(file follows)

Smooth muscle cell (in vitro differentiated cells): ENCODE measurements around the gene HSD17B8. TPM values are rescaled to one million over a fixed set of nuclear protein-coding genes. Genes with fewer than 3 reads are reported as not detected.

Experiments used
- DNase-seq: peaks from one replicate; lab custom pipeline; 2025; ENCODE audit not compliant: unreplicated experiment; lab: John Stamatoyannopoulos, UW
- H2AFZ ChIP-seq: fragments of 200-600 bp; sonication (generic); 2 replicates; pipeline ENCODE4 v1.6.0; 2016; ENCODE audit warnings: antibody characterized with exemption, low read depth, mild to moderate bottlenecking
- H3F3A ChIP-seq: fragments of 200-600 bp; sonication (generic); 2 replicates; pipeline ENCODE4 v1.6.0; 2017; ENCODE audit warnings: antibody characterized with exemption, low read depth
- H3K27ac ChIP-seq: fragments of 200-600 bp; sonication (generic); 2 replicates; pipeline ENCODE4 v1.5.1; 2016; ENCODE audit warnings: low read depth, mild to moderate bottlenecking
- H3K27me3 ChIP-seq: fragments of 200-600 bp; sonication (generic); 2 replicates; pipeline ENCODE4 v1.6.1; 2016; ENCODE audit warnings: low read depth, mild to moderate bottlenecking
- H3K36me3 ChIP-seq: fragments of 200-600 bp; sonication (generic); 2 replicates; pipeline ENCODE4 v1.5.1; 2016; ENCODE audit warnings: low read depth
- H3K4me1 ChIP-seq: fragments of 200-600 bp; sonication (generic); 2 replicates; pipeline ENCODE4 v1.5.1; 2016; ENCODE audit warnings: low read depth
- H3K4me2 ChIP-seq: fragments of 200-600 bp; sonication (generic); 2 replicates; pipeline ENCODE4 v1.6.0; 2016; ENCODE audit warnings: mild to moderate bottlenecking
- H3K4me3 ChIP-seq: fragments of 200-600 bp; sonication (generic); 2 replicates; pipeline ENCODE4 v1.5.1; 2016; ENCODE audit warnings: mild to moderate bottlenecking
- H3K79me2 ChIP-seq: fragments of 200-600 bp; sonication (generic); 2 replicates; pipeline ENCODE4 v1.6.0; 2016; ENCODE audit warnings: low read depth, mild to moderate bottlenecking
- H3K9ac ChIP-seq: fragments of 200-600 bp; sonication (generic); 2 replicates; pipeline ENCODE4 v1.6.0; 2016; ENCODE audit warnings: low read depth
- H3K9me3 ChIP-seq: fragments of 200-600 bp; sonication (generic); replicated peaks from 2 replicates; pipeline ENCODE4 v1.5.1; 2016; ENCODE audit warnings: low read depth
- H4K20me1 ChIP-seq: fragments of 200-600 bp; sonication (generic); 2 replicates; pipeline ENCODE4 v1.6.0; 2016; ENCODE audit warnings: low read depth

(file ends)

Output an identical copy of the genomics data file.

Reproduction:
Smooth muscle cell (in vitro differentiated cells): ENCODE measurements around the gene HSD17B8. TPM values are rescaled to one million over a fixed set of nuclear protein-coding genes. Genes with fewer than 3 reads are reported as not detected.

Experiments used
- DNase-seq: peaks from one replicate; lab custom pipeline; 2025; ENCODE audit not compliant: unreplicated experiment; lab: John Stamatoyannopoulos, UW
- H2AFZ ChIP-seq: fragments of 200-600 bp; sonication (generic); 2 replicates; pipeline ENCODE4 v1.6.0; 2016; ENCODE audit warnings: antibody characterized with exemption, low read depth, mild to moderate bottlenecking
- H3F3A ChIP-seq: fragments of 200-600 bp; sonication (generic); 2 replicates; pipeline ENCODE4 v1.6.0; 2017; ENCODE audit warnings: antibody characterized with exemption, low read depth
- H3K27ac ChIP-seq: fragments of 200-600 bp; sonication (generic); 2 replicates; pipeline ENCODE4 v1.5.1; 2016; ENCODE audit warnings: low read depth, mild to moderate bottlenecking
- H3K27me3 ChIP-seq: fragments of 200-600 bp; sonication (generic); 2 replicates; pipeline ENCODE4 v1.6.1; 2016; ENCODE audit warnings: low read depth, mild to moderate bottlenecking
- H3K36me3 ChIP-seq: fragments of 200-600 bp; sonication (generic); 2 replicates; pipeline ENCODE4 v1.5.1; 2016; ENCODE audit warnings: low read depth
- H3K4me1 ChIP-seq: fragments of 200-600 bp; sonication (generic); 2 replicates; pipeline ENCODE4 v1.5.1; 2016; ENCODE audit warnings: low read depth
- H3K4me2 ChIP-seq: fragments of 200-600 bp; sonication (generic); 2 replicates; pipeline ENCODE4 v1.6.0; 2016; ENCODE audit warnings: mild to moderate bottlenecking
- H3K4me3 ChIP-seq: fragments of 200-600 bp; sonication (generic); 2 replicates; pipeline ENCODE4 v1.5.1; 2016; ENCODE audit warnings: mild to moderate bottlenecking
- H3K79me2 ChIP-seq: fragments of 200-600 bp; sonication (generic); 2 replicates; pipeline ENCODE4 v1.6.0; 2016; ENCODE audit warnings: low read depth, mild to moderate bottlenecking
- H3K9ac ChIP-seq: fragments of 200-600 bp; sonication (generic); 2 replicates; pipeline ENCODE4 v1.6.0; 2016; ENCODE audit warnings: low read depth
- H3K9me3 ChIP-seq: fragments of 200-600 bp; sonication (generic); replicated peaks from 2 replicates; pipeline ENCODE4 v1.5.1; 2016; ENCODE audit warnings: low read depth
- H4K20me1 ChIP-seq: fragments of 200-600 bp; sonication (generic); 2 replicates; pipeline ENCODE4 v1.6.0; 2016; ENCODE audit warnings: low read depth